The research was conceived by my predecessor Dr Matt Grist as a practical follow-up to our work with the general public in Steer. Our qualitative feedback from the 24 members of the public who took part in this research was that learning about their brains and behaviour, and discussing its role and relevance in their lives was not only of interest, but also lead to them thinking and acting differently, at least in the short-run. Eventually we hoped to get a more empirically robust measure of the approach, but first we wanted to do another pilot test of the approach with a target group with a clearer set of operational challenges, and decided to focus on the police service.
Our initial advert seeking participants attracted a huge response of about a hundred officers and support staff so there is clearly a huge appetite for this kind of approach
Our initial advert seeking participants (posted on the intranet of the Metropolitan Police, with the assistance of their research division) attracted a huge response of about a hundred officers- so there is clearly a huge appetite for this kind of approach- although this number reduced to below twenty once dates were fixed. The five principles we discussed with the participants were:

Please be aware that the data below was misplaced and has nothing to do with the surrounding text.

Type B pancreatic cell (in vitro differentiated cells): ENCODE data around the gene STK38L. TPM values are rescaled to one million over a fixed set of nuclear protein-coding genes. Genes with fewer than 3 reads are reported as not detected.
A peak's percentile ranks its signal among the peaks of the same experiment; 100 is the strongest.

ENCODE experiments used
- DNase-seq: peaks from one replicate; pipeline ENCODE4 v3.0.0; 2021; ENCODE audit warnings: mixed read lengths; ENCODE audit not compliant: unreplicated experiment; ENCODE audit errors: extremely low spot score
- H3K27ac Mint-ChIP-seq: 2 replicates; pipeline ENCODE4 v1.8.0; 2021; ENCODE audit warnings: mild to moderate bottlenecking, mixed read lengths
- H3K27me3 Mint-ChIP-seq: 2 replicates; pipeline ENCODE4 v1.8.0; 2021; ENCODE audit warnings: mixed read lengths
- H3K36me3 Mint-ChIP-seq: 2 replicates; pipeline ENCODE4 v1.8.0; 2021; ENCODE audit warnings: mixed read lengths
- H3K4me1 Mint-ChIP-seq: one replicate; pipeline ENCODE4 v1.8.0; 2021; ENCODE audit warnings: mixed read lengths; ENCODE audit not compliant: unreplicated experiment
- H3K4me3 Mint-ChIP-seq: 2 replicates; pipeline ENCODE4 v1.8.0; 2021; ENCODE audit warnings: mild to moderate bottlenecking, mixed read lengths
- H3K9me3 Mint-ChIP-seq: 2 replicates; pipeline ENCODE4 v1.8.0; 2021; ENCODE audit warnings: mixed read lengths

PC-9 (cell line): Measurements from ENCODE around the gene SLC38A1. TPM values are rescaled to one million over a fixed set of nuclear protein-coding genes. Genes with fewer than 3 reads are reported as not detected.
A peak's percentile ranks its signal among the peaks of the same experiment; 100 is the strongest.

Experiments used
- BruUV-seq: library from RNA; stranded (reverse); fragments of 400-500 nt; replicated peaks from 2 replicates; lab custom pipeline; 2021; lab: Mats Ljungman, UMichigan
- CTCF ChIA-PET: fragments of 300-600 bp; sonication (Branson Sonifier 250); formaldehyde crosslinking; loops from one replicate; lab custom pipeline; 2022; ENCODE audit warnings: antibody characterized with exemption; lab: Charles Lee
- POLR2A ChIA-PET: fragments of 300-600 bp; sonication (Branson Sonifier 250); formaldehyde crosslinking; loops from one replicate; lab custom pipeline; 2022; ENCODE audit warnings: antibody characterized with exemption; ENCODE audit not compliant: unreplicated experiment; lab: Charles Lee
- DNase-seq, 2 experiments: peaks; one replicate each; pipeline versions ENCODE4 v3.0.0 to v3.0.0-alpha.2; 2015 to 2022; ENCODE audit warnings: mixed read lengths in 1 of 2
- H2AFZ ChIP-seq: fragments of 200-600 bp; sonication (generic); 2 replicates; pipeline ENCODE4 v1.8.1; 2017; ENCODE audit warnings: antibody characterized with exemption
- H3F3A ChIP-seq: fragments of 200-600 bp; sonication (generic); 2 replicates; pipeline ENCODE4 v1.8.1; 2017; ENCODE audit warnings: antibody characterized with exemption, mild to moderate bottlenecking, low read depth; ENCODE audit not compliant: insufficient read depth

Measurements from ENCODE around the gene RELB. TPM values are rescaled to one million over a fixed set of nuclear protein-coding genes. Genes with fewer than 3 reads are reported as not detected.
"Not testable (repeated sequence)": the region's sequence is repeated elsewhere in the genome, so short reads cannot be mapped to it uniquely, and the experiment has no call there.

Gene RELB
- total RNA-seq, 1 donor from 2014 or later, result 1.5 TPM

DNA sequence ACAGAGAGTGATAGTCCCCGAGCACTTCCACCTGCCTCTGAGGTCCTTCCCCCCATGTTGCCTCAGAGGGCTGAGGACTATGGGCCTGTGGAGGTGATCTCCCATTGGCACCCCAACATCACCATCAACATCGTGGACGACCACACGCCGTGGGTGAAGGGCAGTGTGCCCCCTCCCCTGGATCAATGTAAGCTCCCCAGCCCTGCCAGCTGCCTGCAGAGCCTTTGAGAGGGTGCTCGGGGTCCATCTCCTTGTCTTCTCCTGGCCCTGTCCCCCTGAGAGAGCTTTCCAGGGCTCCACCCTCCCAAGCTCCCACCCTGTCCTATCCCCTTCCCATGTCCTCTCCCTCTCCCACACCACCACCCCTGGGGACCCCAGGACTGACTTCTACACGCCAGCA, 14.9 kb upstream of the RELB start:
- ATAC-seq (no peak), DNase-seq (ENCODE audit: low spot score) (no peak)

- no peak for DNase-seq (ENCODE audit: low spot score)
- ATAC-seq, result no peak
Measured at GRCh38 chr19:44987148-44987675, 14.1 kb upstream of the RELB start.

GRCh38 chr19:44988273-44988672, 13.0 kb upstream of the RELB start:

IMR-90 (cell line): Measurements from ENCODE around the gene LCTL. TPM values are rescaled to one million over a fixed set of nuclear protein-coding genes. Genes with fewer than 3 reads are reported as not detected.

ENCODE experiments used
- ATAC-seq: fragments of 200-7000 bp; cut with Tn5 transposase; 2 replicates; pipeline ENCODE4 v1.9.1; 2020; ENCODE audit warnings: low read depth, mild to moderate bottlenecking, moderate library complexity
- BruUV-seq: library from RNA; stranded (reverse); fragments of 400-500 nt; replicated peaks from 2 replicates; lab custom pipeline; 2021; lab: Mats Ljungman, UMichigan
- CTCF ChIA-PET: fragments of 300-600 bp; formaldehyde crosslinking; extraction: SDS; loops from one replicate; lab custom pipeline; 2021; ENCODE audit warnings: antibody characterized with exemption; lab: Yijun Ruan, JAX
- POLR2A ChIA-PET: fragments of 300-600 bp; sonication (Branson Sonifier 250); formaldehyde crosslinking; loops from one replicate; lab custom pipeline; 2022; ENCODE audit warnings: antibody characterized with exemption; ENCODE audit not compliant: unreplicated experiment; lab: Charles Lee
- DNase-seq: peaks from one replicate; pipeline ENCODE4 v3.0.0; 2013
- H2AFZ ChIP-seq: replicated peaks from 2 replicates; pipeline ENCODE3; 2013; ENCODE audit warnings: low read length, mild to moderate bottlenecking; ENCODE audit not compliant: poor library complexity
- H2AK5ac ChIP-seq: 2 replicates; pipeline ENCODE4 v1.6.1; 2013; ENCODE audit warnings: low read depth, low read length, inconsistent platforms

1. Use your habitat to shape your habits.
How does the working environment shape your automatic behaviour?
2. Trust your gut, but remember to pay attention.
Your intuition, based on professional experience, is powerful, but how can you remain vigilant in situations where something genuinely new is happening?
3. Take your time, literally.
There are three main decision speeds – automatic, reflective and ‘mulling’ – which do you use most and why?
4. Be influenced by others, but know your own voice.
You need others to help you think, but how can you guard against groupthink?
5. Don’t let consistency get in the way of learning.
The desire to reduce cognitive dissonance often prevents us from understanding what really happened – how can we avoid this?
To find out more about these ideas, why they were selected, how police responded to them, and more, please take time to read the report and let me know what you think.
I am grateful to colleagues Gaia Marcus, Benedict Dellot, Janet Hawken and others for helping to deliver the research, Steve Broome for helping to design it and second author Dr Emma Lindley for restructuring and rewriting large parts of the penultimate draft of the report, making it, I believe, a much more user-friendly document.